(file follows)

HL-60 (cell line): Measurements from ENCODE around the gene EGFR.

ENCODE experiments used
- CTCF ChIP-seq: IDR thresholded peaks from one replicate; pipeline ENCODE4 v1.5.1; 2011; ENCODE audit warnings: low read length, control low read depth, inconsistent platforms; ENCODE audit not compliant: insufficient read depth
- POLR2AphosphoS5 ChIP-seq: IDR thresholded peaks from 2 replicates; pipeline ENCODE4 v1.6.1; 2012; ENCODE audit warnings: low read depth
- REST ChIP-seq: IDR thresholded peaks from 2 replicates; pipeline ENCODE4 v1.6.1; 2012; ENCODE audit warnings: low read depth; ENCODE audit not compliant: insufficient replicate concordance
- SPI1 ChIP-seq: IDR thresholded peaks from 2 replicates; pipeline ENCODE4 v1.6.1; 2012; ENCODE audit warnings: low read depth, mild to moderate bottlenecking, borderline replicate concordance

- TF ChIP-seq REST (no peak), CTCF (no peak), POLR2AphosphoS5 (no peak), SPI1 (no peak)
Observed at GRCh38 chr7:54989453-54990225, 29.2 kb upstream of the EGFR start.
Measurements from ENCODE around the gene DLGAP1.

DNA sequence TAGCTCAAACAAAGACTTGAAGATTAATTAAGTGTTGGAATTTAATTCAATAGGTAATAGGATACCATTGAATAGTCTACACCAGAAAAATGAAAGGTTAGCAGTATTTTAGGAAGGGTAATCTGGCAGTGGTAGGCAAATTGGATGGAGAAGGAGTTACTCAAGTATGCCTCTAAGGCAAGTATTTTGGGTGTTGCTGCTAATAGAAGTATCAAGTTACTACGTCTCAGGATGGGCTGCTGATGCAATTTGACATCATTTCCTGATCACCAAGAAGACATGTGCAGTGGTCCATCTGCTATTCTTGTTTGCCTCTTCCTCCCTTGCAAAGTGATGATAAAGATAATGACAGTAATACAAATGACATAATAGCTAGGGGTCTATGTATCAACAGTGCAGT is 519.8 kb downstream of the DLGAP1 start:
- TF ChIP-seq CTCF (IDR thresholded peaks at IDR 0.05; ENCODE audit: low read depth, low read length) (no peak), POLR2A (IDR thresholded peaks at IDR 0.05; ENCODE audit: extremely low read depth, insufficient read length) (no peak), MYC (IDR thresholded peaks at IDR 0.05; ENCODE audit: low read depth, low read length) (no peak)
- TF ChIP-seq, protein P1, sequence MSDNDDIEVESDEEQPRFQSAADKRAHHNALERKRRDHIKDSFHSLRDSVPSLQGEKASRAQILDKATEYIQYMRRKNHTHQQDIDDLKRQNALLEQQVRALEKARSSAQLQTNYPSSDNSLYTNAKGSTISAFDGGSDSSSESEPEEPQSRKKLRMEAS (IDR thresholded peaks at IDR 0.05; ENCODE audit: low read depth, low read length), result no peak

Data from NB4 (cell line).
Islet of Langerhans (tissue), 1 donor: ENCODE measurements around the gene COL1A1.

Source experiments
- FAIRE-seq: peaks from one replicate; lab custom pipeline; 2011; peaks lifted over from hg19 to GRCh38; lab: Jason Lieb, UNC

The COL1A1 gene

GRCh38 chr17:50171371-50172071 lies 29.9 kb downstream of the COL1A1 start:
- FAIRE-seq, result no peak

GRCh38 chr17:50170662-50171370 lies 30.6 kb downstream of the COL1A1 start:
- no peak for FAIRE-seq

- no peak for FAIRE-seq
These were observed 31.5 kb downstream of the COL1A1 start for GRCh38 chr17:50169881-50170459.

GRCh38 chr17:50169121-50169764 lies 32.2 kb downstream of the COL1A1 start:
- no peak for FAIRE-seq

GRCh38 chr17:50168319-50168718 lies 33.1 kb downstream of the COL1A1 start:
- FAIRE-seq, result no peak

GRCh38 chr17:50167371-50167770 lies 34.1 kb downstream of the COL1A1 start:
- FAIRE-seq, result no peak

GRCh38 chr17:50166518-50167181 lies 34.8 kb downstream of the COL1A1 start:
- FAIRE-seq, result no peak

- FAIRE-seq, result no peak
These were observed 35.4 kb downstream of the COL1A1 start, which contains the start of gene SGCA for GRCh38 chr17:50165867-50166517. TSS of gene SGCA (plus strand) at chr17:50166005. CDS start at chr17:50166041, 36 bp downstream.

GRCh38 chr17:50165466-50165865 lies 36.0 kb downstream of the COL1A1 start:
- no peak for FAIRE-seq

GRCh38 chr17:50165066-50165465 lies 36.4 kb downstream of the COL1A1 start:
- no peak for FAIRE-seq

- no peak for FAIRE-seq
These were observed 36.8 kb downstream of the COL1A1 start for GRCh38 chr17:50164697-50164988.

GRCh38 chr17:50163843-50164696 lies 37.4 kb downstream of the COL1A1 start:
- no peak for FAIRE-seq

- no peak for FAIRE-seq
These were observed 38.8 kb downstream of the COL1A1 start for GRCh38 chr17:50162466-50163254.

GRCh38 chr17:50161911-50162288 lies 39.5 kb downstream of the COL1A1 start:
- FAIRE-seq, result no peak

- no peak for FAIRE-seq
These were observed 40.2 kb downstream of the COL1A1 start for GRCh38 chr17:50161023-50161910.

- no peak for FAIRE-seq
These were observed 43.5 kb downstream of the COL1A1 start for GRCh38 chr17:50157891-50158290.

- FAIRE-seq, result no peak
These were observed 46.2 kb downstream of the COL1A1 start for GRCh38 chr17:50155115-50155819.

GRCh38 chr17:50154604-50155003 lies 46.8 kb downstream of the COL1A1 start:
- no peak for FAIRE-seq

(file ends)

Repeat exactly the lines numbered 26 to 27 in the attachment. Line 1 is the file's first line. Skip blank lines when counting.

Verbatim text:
GRCh38 chr17:50168319-50168718 lies 33.1 kb downstream of the COL1A1 start:
- FAIRE-seq, result no peak